Abstract 640: RGS2 Deficiency Impairs Renal Hemodynamics and Function
Regulator of G protein signaling 2 (RGS2) regulates signaling by acting as a GTPase-activating protein for Gq/11α and Gi/oα subunits of heterotrimeric G proteins. Certain single nucleotide polymorphisms and loss-of-function mutations of RGS2 have been linked to human hypertension. RGS2 deficiency in the kidney is sufficient to cause hypertension in mice; however, the renal pathophysiological mechanisms are unknown.
Here, we assessed renal hemodynamics and function using renal blood flow (RBF) and glomerular filtration rate (GFR) measurements, and assessment of pressure natriuresis in wild type (WT) and RGS2 null (RGS2-/-) mice. GFR was measured by plasma clearance of FITC-inulin. Pressure natriuresis was determined by increasing renal perfusion pressure (RPP) stepwise by clamping the superior mesenteric and celiac arteries, and abdominal aorta, while total RBF was simultaneously recorded with flow probe.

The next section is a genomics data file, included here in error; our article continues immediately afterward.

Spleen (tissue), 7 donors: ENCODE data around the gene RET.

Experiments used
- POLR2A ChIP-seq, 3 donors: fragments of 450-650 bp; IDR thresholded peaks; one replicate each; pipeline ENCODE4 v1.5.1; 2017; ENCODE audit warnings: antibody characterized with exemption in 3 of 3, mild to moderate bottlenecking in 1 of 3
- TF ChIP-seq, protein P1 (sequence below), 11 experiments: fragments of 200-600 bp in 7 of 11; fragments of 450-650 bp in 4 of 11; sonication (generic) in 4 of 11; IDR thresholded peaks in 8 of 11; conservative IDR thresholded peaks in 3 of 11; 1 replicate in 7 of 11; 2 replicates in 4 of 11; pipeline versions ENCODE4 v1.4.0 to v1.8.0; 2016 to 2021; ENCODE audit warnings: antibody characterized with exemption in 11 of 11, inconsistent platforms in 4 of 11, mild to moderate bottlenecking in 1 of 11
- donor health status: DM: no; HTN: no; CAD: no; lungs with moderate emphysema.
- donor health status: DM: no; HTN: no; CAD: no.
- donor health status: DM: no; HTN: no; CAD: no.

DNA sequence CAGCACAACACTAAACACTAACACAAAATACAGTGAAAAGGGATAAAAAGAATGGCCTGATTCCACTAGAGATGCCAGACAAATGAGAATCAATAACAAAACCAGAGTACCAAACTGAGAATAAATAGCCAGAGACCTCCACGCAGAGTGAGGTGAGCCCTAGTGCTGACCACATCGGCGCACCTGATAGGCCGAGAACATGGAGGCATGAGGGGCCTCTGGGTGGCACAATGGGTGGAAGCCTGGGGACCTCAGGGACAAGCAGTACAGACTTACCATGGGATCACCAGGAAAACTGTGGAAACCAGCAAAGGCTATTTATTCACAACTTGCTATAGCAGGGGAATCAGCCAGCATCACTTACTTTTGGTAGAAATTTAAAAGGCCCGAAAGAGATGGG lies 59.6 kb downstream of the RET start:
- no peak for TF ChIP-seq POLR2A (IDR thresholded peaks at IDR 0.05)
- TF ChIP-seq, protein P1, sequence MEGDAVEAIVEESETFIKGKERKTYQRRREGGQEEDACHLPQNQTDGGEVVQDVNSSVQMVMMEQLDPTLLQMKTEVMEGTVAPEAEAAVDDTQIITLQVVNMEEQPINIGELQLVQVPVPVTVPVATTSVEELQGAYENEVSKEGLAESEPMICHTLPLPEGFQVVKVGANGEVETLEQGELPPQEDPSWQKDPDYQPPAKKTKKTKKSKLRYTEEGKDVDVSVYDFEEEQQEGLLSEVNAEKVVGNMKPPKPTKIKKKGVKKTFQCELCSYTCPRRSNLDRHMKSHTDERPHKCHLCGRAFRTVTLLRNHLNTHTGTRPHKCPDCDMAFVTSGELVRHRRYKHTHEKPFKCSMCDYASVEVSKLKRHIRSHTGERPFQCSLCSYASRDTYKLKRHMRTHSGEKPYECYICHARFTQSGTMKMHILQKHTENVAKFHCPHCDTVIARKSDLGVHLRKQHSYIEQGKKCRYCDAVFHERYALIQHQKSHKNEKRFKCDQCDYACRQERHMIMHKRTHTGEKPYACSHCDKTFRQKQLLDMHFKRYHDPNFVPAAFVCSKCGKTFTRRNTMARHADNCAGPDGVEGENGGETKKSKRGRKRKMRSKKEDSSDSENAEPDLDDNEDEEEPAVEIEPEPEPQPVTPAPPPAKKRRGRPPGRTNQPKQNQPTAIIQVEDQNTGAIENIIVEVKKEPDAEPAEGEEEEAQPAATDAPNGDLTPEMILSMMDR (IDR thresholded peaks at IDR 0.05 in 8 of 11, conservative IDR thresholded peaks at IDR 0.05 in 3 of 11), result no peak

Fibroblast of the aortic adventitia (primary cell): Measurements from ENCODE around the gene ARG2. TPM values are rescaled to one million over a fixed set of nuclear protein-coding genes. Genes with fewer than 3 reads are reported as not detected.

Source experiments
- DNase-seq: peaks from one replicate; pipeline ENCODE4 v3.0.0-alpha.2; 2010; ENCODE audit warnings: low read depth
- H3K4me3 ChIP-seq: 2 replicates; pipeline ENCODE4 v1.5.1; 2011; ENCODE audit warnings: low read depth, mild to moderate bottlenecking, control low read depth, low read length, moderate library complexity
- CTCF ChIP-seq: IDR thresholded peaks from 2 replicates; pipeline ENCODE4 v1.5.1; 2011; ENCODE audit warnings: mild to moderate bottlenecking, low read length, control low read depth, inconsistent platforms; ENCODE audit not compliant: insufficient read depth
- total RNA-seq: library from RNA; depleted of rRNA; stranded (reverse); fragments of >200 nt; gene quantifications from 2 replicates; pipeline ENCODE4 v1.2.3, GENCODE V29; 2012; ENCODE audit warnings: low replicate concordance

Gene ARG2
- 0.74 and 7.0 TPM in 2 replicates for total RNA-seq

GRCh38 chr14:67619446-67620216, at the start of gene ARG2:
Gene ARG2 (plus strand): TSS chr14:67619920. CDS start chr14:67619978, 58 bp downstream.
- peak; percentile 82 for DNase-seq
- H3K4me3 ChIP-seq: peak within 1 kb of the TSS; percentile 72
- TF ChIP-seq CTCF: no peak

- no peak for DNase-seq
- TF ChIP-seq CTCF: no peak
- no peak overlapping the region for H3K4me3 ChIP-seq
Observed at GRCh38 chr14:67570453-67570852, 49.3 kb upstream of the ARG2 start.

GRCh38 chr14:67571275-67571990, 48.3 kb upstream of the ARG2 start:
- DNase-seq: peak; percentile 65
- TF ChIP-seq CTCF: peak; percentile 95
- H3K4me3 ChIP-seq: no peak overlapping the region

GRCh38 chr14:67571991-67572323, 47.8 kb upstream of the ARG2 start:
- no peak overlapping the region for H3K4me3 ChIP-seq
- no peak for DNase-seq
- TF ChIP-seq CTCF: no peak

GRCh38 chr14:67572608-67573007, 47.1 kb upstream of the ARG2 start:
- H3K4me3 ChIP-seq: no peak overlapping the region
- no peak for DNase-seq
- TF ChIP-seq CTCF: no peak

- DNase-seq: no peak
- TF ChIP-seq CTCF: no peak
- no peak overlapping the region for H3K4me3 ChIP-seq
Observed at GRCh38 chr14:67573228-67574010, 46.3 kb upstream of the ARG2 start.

Baseline GFR was markedly decreased in RGS2-/- mice compared to WT controls (1.8 ± 0.1 vs. 1.1 ± 0.1 ml/min/g kidney weight, p=0.004). Renal conductance was reduced (70 ± 9 vs. 51 ± 3 μl/min/g kidney weight, p=0.006) while renal vascular resistance (RVR; 14.9 ± 2.2 vs. 20.2 ± 1.3 mmHg/ml/min/g kidney weight, p=0.002) was elevated in RGS2-/- compared to WT mice. The absence of RGS2 resulted in decreased sensitivity and magnitude of change in RVR (WT: 11.17 ± 1.94 vs. RGS2-/-: 6.87 ± 0.90 mmHg/ml/min/g) and conductance (WT: -25.69 ± 3.22 vs. RGS2-/-: -13.87 ± 2.40 ml/min/mmHg/g) after a step increase in RPP. The acute pressure-natriuresis curve shifted rightward in RGS2-/- relative to WT, with no change in the slope. Fractional sodium excretion was unaffected by RGS2 deficiency.
We conclude that RGS2 deficiency impairs renal function and autoregulation by increasing renal vascular resistance and reducing effective renal blood flow. The findings provide a new line of evidence for renal vascular dysfunction as a primary cause of hypertension. Mutations or downregulation of RGS2 in the kidney may contribute to human hypertension by causing renal hypoperfusion and decreased GFR. Signaling pathways regulated by RGS2 may provide therapeutic targets in hypertension patients harboring mutations that potentially decrease expression and/or function of RGS2.
Author Disclosures: P. Osei-Owusu: None. K.J. Blumer: None.
- © 2014 by American Heart Association, Inc.